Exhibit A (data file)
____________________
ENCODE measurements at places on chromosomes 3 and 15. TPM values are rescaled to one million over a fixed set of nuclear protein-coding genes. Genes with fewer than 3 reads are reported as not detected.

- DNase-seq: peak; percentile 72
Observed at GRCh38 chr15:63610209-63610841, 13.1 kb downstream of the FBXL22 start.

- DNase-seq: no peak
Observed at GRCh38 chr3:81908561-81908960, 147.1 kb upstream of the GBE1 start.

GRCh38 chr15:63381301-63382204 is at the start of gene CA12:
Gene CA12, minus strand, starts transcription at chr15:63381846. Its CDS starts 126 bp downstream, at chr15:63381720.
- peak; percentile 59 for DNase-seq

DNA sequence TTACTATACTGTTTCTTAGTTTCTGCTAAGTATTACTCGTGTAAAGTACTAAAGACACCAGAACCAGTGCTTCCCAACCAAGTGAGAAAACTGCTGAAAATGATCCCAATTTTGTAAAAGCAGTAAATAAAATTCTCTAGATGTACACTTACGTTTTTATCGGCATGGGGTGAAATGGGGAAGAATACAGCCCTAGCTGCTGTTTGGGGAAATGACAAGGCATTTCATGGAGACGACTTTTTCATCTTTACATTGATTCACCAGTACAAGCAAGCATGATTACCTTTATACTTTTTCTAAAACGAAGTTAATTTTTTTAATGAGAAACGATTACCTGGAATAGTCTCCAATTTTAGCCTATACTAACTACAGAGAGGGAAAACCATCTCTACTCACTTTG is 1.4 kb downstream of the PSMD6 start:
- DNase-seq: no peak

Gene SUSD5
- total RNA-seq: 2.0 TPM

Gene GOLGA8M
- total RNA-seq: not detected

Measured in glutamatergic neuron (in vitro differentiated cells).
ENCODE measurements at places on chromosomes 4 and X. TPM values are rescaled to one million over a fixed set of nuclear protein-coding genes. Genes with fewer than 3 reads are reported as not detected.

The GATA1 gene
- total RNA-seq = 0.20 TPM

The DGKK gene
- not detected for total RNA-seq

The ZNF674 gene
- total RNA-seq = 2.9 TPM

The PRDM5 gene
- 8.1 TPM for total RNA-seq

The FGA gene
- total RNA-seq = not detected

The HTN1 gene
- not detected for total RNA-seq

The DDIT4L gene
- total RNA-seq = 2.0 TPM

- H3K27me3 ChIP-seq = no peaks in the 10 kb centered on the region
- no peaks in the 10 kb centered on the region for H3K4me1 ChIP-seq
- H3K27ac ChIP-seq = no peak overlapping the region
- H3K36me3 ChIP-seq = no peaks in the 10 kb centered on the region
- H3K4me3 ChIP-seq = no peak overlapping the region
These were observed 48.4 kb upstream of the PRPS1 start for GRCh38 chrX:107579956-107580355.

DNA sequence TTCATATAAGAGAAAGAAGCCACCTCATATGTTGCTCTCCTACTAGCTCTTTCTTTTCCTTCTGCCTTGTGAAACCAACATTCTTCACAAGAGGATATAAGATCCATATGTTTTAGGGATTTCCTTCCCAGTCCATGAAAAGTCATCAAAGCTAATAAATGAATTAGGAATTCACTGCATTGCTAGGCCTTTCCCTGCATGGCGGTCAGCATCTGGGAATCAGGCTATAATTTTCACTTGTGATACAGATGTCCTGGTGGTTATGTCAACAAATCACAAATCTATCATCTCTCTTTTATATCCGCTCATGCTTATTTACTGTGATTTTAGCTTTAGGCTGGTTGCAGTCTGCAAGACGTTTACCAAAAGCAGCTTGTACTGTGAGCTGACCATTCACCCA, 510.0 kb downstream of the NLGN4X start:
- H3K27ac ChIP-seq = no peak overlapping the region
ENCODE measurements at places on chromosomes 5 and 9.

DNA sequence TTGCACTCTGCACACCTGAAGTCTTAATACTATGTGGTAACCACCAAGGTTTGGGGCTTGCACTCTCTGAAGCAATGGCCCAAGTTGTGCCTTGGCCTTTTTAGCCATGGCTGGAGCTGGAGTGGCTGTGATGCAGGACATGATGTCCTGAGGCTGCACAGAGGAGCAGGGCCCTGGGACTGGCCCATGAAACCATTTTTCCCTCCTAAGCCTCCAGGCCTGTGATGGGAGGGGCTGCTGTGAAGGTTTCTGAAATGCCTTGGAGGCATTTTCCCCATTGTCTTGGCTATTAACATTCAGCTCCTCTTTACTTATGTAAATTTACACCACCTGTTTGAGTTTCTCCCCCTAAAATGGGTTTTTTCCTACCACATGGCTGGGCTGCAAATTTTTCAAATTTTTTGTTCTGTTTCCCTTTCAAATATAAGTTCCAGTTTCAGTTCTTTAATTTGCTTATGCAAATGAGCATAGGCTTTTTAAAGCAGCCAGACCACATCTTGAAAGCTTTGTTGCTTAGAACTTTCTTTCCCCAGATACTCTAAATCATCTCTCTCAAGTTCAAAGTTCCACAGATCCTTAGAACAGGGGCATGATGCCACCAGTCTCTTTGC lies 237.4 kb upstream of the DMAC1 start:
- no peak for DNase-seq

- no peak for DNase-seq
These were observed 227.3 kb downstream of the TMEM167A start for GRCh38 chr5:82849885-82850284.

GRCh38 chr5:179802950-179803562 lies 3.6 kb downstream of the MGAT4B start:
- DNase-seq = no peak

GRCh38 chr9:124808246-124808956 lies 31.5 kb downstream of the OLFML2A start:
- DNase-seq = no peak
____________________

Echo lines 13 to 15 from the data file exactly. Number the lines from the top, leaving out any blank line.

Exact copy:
Gene GOLGA8M
- total RNA-seq: not detected

Measured in glutamatergic neuron (in vitro differentiated cells).